By Stephen Young
By Stephen Young
By Stephen Young
By Jim Schutze
By Rachel Watts
By Lauren Drewes Daniels
Too easy to blame the lawyer: I think Jim Schutze's article about Dan Peavy ("Big Man Bites Back," August 17) may have been too harsh on Paul Watler, Belo's outside lawyer, who has a long and distinguished career representing First Amendment interests. As you correctly note, the lynchpin of the Fifth Circuit's opinion was that the reporter, Robert Riggs, allegedly "participated" in the illegal wiretapping by giving instructions to Mr. Peavy's neighbor, Dan Harman. That "conduct" took place before Mr. Watler ever came on the scene. Watler's legal advice on the First Amendment necessarily assumed that Riggs was not participating in the illegal conduct. There was certainly a rational interpretation of Riggs' conduct which would hold that he was not giving instructions on how to wiretap but rather only to insure that Mr. Hartman was not editing Peavy and taking comments which, in context, were innocent and making them appear sinister. Riggs would say, I am sure, that his instructions to Harman were for the benefit of Peavy (to insure a complete conversation) and not to participate in an illegal wiretap.
If one assumes that Riggs' actions could be construed benignly and not as that of a co-conspirator, then Watler's advice was sound and reflected an interpretation of the law which the Dallas Observer benefited from in Peavy's wiretap case against your newspaper. As Judge [Jerry] Buchmeyer held in the Peavy vs. the Dallas Observer case, the wiretap statute could not be applied consistent with the First Amendment when the information is obtained legally, even though the original source of the information was derived from an illegal wiretap. That reading of the First Amendment makes sense particularly when one looks at it in terms of the Observer case. As you may recall, a transcript made from an illegal wiretap was read during a public meeting of the Dallas Independent School District board of trustees, and the transcript was later released by DISD pursuant to an Open Records Act request. Surely the newspaper or any other citizen could not be held criminally or civilly responsible under those circumstances for sharing this public document with other citizens.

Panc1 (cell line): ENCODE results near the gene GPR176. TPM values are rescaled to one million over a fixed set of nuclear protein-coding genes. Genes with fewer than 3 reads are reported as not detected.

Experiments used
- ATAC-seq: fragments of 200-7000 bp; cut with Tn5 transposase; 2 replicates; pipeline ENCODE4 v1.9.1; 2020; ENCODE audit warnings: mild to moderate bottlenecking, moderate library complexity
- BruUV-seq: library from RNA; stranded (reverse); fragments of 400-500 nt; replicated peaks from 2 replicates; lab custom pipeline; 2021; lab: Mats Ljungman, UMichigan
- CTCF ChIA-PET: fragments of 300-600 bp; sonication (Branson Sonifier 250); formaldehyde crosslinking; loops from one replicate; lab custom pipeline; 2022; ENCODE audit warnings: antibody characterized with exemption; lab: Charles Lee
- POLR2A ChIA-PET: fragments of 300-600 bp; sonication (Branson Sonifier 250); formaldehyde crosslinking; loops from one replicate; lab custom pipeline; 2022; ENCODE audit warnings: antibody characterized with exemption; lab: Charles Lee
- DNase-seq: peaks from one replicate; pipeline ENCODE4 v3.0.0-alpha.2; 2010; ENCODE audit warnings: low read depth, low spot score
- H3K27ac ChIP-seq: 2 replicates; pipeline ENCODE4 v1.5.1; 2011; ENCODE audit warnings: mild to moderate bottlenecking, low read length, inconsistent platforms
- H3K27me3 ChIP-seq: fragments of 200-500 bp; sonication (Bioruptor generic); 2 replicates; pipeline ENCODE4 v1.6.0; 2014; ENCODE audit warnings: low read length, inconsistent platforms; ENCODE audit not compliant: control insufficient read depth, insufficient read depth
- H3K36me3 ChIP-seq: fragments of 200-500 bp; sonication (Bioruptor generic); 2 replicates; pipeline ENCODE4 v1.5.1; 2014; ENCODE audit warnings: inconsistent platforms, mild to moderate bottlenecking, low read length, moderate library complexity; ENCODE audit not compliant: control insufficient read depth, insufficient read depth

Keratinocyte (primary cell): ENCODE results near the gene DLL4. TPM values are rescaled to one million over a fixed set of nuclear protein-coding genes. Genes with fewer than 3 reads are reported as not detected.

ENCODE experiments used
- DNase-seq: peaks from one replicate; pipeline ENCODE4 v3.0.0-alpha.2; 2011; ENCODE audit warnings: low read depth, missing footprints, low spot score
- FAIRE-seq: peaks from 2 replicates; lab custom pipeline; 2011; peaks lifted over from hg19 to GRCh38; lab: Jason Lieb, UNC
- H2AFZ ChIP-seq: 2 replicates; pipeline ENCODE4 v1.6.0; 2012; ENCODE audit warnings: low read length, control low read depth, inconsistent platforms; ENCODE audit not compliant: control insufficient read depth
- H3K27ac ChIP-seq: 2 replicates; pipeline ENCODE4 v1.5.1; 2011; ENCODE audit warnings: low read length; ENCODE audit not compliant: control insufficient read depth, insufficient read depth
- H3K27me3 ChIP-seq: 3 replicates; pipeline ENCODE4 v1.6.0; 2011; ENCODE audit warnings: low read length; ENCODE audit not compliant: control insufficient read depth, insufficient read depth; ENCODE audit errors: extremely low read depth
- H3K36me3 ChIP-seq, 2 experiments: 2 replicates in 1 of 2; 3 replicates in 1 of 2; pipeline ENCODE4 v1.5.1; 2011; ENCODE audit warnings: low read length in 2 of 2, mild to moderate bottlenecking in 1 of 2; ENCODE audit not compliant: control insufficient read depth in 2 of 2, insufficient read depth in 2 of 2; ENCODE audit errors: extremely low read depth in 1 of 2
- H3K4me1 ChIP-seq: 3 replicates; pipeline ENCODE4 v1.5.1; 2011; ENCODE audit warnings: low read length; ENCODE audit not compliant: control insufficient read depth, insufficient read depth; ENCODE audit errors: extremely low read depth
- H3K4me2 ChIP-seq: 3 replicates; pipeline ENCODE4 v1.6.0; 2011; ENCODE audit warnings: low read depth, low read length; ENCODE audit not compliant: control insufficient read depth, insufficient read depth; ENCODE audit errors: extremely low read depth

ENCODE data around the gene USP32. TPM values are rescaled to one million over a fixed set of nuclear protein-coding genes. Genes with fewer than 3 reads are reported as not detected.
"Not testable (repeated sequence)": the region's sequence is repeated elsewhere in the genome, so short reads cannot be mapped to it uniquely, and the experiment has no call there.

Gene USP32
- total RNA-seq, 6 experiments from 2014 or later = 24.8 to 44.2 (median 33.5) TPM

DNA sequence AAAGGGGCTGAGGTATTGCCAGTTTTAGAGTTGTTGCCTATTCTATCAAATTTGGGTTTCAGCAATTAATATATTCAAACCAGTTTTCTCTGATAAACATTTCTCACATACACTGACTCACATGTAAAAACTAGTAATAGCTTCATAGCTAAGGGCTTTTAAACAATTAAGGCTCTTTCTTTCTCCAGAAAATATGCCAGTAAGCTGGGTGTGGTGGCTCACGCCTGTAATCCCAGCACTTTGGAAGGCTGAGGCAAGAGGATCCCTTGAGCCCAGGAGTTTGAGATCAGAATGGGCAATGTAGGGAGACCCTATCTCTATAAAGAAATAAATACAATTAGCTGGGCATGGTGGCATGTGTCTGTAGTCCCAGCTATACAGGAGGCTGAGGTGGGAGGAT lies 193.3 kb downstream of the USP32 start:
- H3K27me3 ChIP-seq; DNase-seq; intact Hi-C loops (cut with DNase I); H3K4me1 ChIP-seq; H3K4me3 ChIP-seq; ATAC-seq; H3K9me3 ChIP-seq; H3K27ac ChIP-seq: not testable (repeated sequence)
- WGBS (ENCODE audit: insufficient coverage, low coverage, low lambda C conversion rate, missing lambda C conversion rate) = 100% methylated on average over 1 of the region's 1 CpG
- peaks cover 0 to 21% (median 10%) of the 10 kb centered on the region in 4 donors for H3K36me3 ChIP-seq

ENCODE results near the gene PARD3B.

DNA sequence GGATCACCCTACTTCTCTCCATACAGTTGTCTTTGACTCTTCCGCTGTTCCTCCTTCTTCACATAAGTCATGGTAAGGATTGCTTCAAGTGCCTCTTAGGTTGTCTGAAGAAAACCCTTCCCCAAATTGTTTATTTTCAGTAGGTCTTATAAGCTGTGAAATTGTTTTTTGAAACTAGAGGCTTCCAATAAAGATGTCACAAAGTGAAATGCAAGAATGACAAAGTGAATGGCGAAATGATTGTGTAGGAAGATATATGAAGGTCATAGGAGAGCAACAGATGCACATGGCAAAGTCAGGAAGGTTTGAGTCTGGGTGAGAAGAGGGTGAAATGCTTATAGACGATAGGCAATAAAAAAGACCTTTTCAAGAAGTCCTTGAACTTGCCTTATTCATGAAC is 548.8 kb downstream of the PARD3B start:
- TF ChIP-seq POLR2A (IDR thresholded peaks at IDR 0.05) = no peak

The pivotal point of the Belo case was how one characterized Riggs' instruction to Harman. Two federal judges, the U.S. magistrate judge and the district judge, construed Riggs' action innocently, holding that the tapes had been lawfully obtained. Watler's advice was therefore vindicated. Unfortunately for Belo (and Watler), three judges on a higher court took a dimmer view of Riggs' participation, and the appellate court "trumps" the trial judges. But as one can see, reasonable minds, even reasonable judicial minds, could differ on this question.
As for initially and erroneously telling Belo it was legal to tape telephone conversations transmitted on a cordless phone, you are absolutely right: "Who hasn't made a bad mistake? We're human." Although Watler is certainly responsible for that mistake, I doubt very much that he made it. The routine checking of a statute at a firm like Jenkens & Gilchrist would have been done by a recent law school graduate both to save the time of the senior lawyer (Watler) and money for the client, as the routine checking would be done at a much lower billable rate. That's not an excuse, just reality.
This may sound like a First Amendment lawyer sticking up for another First Amendment lawyer, and in a way it is. But keep in mind that when things work out, reporters write that you are an aggressive First Amendment lawyer and it is a privilege to work with you. When things go south, it is easy to blame the lawyer. My point, I guess, is that this case casts unfair blame on Watler and should not, in any event, erase his almost 20 years of exemplary service to the cause of free speech and free press.
Thanks for listening.
Charles L. Babcock
Editor's note: Mr. Babcock represented the Observer in the Dan Peavy vs. the Dallas Observer case, which was dismissed.
As for the deafening silence: I read your last commentary about yours and Ms. [Valerie] Brogan's misunderstanding (Stage, September 28) with growing curiosity.
You are free to print this letter if you wish. I hope you will print it in its entirety lest it too be misinterpreted.
As for the deafening silence about Ms. Brogan: I, for one, immediately assumed that you had misread Ms. Brogan's letter. But since the letter was not printed and since only certain parts of it were restated, it did not seem proper to comment on your comments. Indeed, if Ms. Brogan had written a homophobic diatribe, then she deserved the "dissing."
Then again, as you so stated, this is a small theater community, and anyone who knows Valerie, however briefly, knows that she is not anti-gay.
So much of the written word can be confused because of one's perception or ignorance today. When I read that you and Ms. Brogan--two "white" people--had lamented the sad state of multiculturalism in theater, I was rather offended myself. But then I remembered two important facts: Ms. Brogan works for Teatro Dallas--a great theater company that celebrates different cultures at every opportunity, and I must assume that you have certainly felt the anger and disappointment when reading a straight person's laments about the state of the gay community. This is how I feel when a white person comments on the state of people of color/the multi-ethnic community today. Of course, you might have been talking about the multiculturalism of Irish and Polish theater. (My husband is Polish-American--a fact of which we are very proud!)